Judy Preszcator – Conflict makes most of us cringe… although some individuals seem to live for it. Regardless, when conflict in sales does arise, it needs to be dealt with quickly and with integrity.
Think about how you managed a conflict in the past and what the outcome was. Did you lose the sale, or worse, the client? There are proven strategies for a more positive outcome.
Steps To Minimize Conflict While Talking with Your Client
- Pause between stimulus and response*. Don’t give a quick answer, think carefully about your next words. It’s okay to say, “ I need to think about that for a moment” or “I need to get back to you on that.” Then be specific about when and follow through.
- Who is doing most of the talking? If you are, you do not have control of the conversation*.
- Are you asking enough questions?
- Listen empathically, which means listening to understand**.
- Repeat back what your client said. This shows you ARE listening and that you want to understand their side of the conflict.
- Discern what assumptions were made by either you or your client.
- Suggest another meeting if emotions are escalating.
Steps to Take After Your Meeting
- Review your notes and past conversations to uncover what you missed. Did you skip any step in the sales process that may have caused the conflict to occur?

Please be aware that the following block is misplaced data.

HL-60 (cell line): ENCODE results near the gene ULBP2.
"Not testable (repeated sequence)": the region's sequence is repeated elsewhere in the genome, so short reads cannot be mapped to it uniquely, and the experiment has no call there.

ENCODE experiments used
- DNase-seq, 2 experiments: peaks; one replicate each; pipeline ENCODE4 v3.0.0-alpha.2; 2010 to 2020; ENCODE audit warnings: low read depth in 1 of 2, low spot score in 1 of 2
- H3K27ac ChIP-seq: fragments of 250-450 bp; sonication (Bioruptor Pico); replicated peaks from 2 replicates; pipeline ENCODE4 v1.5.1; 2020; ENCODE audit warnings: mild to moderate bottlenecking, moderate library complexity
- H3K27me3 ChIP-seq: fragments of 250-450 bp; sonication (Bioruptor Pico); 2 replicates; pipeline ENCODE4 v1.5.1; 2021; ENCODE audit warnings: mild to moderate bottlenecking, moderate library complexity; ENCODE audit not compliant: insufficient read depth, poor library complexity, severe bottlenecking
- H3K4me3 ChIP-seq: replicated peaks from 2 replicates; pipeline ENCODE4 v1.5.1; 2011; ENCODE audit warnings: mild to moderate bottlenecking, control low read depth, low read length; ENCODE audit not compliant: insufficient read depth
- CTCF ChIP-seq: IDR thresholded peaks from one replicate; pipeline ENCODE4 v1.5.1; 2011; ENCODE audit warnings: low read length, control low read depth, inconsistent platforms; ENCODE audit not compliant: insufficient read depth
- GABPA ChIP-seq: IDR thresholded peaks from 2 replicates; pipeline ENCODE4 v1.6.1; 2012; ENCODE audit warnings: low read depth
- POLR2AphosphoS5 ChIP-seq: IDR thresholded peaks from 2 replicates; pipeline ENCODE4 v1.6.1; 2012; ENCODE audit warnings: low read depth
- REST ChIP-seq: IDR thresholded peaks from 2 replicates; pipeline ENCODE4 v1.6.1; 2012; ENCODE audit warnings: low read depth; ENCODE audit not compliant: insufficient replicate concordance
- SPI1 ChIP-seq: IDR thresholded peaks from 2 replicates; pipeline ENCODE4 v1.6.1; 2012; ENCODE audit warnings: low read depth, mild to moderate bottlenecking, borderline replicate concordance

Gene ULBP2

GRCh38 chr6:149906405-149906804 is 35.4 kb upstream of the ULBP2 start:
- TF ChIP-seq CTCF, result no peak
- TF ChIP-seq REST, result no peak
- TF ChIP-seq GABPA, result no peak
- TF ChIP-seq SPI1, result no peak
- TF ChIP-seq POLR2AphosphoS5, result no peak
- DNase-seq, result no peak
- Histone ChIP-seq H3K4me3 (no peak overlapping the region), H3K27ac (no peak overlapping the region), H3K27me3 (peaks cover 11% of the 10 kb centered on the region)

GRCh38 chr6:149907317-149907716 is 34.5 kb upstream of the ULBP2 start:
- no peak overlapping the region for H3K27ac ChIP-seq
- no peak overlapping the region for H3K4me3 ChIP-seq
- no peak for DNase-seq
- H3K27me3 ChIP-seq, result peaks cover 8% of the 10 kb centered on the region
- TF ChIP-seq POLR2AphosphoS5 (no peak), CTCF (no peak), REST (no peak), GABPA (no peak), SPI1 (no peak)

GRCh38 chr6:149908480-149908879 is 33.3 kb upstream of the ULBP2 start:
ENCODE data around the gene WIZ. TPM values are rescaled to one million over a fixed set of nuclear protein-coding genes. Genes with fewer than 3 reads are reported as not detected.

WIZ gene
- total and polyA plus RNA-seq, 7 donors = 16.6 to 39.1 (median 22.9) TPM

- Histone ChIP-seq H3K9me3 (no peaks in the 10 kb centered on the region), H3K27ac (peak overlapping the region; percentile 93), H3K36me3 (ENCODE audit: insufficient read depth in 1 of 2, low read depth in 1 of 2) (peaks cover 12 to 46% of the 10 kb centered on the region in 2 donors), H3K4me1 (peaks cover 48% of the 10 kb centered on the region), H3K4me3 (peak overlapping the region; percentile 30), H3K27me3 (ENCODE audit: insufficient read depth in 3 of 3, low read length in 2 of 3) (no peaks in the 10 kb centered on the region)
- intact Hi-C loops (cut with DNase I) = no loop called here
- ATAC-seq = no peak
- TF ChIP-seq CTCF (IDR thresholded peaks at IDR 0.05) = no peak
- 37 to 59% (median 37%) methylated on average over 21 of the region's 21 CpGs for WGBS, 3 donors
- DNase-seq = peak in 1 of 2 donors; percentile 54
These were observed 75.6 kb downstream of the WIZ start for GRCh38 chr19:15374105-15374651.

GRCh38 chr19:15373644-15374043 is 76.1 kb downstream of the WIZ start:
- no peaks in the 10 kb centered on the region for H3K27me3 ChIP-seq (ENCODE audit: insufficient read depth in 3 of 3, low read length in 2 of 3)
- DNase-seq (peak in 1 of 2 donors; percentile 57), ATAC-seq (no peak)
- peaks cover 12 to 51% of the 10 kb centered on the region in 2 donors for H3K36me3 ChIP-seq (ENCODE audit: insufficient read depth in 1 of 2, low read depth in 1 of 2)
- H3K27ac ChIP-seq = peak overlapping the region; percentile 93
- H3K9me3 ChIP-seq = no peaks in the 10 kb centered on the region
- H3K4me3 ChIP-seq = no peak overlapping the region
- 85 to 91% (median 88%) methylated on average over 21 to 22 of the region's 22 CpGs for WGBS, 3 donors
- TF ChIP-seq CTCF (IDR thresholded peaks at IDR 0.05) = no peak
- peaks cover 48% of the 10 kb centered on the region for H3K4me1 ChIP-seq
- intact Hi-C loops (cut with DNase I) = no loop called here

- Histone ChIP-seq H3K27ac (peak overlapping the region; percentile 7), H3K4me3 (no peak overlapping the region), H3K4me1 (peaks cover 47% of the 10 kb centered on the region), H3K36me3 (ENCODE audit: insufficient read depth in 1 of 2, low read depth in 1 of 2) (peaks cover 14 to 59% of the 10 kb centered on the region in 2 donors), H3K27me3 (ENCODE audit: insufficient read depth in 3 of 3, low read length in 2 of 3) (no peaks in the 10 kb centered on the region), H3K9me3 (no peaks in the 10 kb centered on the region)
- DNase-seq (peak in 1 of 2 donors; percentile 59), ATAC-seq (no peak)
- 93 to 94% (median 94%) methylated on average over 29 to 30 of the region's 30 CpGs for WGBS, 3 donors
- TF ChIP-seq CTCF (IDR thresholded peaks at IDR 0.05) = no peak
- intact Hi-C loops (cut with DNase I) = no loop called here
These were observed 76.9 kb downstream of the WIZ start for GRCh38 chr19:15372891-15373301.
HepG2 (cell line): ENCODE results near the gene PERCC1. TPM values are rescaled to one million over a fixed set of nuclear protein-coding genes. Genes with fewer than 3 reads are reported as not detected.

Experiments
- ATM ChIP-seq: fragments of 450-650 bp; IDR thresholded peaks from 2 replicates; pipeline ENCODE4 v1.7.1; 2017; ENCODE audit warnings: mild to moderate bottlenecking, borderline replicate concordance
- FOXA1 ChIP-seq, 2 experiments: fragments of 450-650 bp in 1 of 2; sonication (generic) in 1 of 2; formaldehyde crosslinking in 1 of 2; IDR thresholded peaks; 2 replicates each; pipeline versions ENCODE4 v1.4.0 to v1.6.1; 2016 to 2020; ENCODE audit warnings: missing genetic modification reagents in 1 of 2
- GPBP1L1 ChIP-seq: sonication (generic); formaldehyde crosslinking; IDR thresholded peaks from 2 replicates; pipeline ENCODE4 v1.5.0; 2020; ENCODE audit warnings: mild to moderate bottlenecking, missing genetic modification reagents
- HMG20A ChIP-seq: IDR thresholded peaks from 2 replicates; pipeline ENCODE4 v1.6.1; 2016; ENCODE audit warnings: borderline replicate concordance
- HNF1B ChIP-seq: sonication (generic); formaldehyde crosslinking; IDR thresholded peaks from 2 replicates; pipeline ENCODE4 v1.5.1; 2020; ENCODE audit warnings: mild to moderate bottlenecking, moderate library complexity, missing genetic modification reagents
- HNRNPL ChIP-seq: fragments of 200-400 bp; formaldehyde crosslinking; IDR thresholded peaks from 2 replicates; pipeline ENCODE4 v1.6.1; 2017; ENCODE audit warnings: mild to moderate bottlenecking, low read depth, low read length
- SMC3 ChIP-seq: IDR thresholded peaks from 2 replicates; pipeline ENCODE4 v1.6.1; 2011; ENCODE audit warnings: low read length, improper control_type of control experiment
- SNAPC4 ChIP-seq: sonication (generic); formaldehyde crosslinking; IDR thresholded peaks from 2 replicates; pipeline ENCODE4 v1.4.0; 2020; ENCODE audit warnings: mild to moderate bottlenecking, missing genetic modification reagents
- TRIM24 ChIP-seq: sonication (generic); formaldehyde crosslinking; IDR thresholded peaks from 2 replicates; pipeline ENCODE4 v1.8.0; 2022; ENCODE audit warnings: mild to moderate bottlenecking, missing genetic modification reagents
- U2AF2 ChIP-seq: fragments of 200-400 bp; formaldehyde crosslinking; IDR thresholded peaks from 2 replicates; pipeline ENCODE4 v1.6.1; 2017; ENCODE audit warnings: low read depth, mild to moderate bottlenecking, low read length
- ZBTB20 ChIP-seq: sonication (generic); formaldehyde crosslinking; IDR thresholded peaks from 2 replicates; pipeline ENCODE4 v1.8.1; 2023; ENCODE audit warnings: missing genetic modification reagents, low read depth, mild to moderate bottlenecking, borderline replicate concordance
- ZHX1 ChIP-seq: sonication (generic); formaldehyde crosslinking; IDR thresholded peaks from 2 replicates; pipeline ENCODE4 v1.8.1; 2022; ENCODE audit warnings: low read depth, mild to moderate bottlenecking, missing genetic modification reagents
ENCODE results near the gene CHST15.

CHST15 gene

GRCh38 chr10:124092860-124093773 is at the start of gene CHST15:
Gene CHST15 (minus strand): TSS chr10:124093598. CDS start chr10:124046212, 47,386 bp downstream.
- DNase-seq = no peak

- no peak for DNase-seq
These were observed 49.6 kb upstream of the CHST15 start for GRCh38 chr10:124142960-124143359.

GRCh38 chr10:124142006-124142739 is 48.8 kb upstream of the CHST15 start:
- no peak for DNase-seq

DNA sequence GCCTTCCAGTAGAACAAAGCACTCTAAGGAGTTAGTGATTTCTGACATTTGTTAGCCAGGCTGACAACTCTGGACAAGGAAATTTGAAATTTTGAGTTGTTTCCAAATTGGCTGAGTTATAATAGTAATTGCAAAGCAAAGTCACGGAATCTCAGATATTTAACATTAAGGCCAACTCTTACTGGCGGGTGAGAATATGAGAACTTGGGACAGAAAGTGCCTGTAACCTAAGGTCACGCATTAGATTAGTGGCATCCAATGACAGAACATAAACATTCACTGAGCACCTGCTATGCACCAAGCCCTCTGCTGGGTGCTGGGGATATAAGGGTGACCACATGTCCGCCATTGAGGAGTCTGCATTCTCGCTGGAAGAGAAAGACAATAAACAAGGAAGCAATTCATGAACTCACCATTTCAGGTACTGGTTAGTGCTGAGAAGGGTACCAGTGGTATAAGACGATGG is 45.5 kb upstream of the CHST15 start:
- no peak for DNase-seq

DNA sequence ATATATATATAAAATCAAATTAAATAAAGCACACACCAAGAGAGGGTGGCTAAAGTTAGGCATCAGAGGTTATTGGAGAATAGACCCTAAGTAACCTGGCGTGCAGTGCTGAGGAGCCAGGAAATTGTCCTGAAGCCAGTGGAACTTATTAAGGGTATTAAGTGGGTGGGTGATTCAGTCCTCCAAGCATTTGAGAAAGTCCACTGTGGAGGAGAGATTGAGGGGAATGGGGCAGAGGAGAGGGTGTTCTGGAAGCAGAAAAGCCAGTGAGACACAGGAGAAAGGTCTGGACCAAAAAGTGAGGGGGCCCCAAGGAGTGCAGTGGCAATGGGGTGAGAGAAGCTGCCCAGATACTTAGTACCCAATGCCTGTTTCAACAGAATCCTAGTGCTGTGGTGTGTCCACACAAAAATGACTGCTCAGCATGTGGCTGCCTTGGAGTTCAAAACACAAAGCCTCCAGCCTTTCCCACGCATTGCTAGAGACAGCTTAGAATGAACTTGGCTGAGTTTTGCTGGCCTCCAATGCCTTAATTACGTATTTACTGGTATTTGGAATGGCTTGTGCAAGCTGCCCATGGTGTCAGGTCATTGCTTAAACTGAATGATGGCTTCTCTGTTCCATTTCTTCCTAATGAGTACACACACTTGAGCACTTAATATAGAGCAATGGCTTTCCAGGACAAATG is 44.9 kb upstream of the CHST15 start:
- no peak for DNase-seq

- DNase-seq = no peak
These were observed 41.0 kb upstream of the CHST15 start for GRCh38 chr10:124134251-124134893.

- Reflect and ask yourself questions using the Five W’s and How. For example:
o Who has the biggest misunderstanding?
o What can I do to fix this?
o When can next steps be taken?
o Where did it go off the rails?
o Why did this conflict occur?
o How can I prevent this from happening again?
If you are responsible in any way for the conflict, take ownership. This will give you credibility and helps build back some trust. Additionally, it shows your desire to fully understand your client’s perception and to set things right if that is still possible. Trying to skirt around the conflict and making excuses will seal the deal as lost.
If your organization has a sales process, ensure you are following it and if your sales process needs freshening up, click here for details on our Pure Selling program.
*Wayne Vanwyck, Pure Selling
**Steven Covey, The Seven Habits of Highly Effective People